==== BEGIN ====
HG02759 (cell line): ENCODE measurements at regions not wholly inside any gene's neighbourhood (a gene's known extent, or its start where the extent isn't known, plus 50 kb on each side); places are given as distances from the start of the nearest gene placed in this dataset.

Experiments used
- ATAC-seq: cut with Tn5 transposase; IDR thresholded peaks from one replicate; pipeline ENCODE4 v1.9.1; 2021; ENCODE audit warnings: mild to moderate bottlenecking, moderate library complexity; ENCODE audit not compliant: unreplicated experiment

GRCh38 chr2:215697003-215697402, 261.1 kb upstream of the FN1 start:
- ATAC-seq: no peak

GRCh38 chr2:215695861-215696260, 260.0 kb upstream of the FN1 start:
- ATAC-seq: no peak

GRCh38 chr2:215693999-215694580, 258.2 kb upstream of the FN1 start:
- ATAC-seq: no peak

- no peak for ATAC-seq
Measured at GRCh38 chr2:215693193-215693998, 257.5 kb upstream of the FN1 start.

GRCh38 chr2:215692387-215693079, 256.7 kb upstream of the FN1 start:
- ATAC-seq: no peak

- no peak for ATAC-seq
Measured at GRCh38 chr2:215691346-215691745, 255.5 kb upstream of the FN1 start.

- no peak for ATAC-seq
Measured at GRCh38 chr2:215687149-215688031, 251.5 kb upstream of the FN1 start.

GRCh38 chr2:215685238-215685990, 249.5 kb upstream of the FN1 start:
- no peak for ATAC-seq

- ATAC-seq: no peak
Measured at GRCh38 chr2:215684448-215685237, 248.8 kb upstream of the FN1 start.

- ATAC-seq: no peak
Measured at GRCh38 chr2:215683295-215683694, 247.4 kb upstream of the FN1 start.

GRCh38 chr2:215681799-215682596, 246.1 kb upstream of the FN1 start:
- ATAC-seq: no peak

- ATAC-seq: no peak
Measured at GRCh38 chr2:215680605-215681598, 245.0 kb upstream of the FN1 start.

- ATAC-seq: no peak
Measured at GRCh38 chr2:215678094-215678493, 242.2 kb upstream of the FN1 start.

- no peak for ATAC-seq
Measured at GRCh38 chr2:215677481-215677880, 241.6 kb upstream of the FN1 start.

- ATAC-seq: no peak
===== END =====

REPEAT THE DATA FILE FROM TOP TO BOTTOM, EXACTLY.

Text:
HG02759 (cell line): ENCODE measurements at regions not wholly inside any gene's neighbourhood (a gene's known extent, or its start where the extent isn't known, plus 50 kb on each side); places are given as distances from the start of the nearest gene placed in this dataset.

Experiments used
- ATAC-seq: cut with Tn5 transposase; IDR thresholded peaks from one replicate; pipeline ENCODE4 v1.9.1; 2021; ENCODE audit warnings: mild to moderate bottlenecking, moderate library complexity; ENCODE audit not compliant: unreplicated experiment

GRCh38 chr2:215697003-215697402, 261.1 kb upstream of the FN1 start:
- ATAC-seq: no peak

GRCh38 chr2:215695861-215696260, 260.0 kb upstream of the FN1 start:
- ATAC-seq: no peak

GRCh38 chr2:215693999-215694580, 258.2 kb upstream of the FN1 start:
- ATAC-seq: no peak

- no peak for ATAC-seq
Measured at GRCh38 chr2:215693193-215693998, 257.5 kb upstream of the FN1 start.

GRCh38 chr2:215692387-215693079, 256.7 kb upstream of the FN1 start:
- ATAC-seq: no peak

- no peak for ATAC-seq
Measured at GRCh38 chr2:215691346-215691745, 255.5 kb upstream of the FN1 start.

- no peak for ATAC-seq
Measured at GRCh38 chr2:215687149-215688031, 251.5 kb upstream of the FN1 start.

GRCh38 chr2:215685238-215685990, 249.5 kb upstream of the FN1 start:
- no peak for ATAC-seq

- ATAC-seq: no peak
Measured at GRCh38 chr2:215684448-215685237, 248.8 kb upstream of the FN1 start.

- ATAC-seq: no peak
Measured at GRCh38 chr2:215683295-215683694, 247.4 kb upstream of the FN1 start.

GRCh38 chr2:215681799-215682596, 246.1 kb upstream of the FN1 start:
- ATAC-seq: no peak

- ATAC-seq: no peak
Measured at GRCh38 chr2:215680605-215681598, 245.0 kb upstream of the FN1 start.

- ATAC-seq: no peak
Measured at GRCh38 chr2:215678094-215678493, 242.2 kb upstream of the FN1 start.

- no peak for ATAC-seq
Measured at GRCh38 chr2:215677481-215677880, 241.6 kb upstream of the FN1 start.

- ATAC-seq: no peak